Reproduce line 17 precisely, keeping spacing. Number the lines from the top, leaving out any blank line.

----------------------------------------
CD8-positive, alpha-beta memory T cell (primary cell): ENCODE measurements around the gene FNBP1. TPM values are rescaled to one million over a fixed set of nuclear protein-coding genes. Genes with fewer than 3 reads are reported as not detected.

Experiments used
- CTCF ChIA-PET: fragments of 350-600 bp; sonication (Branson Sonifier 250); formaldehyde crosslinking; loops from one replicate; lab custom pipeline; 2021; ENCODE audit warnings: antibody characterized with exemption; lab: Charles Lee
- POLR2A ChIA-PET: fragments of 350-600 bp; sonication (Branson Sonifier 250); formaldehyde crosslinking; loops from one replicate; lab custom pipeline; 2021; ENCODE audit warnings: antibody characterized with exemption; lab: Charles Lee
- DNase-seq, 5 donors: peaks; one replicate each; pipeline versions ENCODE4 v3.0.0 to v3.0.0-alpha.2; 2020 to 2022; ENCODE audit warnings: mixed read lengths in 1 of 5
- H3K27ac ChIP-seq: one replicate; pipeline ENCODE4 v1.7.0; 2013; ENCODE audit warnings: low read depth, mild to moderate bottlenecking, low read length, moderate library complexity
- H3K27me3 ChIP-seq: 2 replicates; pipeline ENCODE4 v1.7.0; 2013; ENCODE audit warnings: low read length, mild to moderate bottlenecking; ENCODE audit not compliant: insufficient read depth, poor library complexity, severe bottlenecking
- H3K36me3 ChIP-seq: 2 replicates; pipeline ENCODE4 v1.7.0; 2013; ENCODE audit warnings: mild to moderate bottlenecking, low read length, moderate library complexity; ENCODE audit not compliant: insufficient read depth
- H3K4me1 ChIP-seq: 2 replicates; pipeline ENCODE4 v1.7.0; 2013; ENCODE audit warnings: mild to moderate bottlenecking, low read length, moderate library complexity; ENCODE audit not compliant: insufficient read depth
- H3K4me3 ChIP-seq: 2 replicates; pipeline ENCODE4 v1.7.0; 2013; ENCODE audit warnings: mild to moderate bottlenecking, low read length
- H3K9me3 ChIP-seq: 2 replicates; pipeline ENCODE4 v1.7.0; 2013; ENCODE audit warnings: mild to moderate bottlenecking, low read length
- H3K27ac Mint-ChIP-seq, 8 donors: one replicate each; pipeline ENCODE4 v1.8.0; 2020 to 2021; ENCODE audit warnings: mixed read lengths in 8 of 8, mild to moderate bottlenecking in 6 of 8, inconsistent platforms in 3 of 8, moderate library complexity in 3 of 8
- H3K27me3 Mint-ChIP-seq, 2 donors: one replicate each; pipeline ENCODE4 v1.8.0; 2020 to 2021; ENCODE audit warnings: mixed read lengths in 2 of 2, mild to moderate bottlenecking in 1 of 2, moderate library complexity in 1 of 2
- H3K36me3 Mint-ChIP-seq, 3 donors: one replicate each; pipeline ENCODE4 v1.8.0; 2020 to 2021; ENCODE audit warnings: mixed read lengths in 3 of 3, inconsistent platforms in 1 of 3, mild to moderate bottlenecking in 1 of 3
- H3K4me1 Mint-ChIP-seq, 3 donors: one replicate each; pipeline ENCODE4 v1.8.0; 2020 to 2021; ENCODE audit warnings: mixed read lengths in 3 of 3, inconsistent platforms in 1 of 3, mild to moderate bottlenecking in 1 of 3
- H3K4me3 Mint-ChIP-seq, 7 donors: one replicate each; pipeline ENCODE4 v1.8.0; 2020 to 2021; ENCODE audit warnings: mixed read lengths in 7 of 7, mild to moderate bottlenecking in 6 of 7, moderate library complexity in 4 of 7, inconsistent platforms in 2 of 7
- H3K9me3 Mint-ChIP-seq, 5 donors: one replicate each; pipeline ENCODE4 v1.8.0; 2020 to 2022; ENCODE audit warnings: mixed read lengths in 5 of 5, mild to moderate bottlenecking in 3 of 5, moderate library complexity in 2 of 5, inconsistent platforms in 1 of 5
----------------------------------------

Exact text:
- H3K9me3 Mint-ChIP-seq, 5 donors: one replicate each; pipeline ENCODE4 v1.8.0; 2020 to 2022; ENCODE audit warnings: mixed read lengths in 5 of 5, mild to moderate bottlenecking in 3 of 5, moderate library complexity in 2 of 5, inconsistent platforms in 1 of 5